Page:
Back in the valley, and we had to walk back along the road for a few km. This was rather boring, but we were soon home, much later than intended. Although we’d planned a pheasant stew for Christmas dinner, we were too exhausted, so we had a quick risotto instead – a new Christmas tradition?

Boxing Day and December 27th: Rydal Water and Angle Tarn

We were quite tired on Boxing Day, so we drove to Rydall Water and walked the smooth, flat track around the lake, before checking out Wordsworth’s house. Then the storm came, and we retreated home.

Bleak conditions over Angle Tarn.

The next day, we set off up to Angle Tarn. The conditions were poor, and deteriorated, and with strong winds blowing ice crystals into our unprotected eyes, we decided to turn back, having hiked for about 11 km, or 4 hrs. On the way back, we were thoroughly soaked as we descended into the valley and snow turned to rain.

December 28th: Ullswater and Place Fell

Route: 14.1 km, 537 m elevation, 5 hrs

This was planned as an easy, short hike on our last day, but due to the exceptional weather, it was probably our best day. A lot of snow had fallen the previous day, and stayed cold overnight. We started off walking along the relatively flat path around Ullswater, with glorious views up to Helvellyn and the rest. We turned south at Scalehow Wood and headed up towards Place Fell, startlingly a large herd of deer.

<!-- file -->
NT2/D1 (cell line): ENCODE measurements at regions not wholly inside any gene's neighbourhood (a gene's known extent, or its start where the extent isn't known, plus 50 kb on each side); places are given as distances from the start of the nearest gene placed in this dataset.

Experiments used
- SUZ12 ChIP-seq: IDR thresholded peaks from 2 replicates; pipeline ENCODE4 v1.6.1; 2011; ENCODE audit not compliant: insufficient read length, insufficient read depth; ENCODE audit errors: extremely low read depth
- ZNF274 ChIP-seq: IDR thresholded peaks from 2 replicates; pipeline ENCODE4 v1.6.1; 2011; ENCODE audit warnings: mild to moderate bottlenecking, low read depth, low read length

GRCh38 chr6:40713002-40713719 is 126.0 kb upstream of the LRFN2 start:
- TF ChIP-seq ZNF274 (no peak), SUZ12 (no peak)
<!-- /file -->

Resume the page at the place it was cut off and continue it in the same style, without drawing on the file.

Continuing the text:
Looking across from Place Fell to Helvellyn, with the prominent wall leading up to the Hole in the Wall

We stopped for lunch in the sun at a ruined house, and said hello to a few other hikers. From here, we took the curving trail up Place Fell, rather than the more popular direct route, and we were rewarded with the sight of a huge herd of deer, moving across the frozen uplands. I counted 48 in total, with stags, does and juveniles all together.

Some of the herd of deer, who were 50 m or so from us.

We then began the steep descent down from Place Fell, meeting many more people along the way. The deer paralleled us, moving further down the steep flanks of the hill, now better disguised in the thick brown bracken. The weather was glorious, the air clear, and we sat and had a second lunch to prolong our time in the hills.

Looking down at Patterdale and beyond.

We got back to the car, exhausted from our hiking over the past few days, but very much rejuvenated. What a great trip!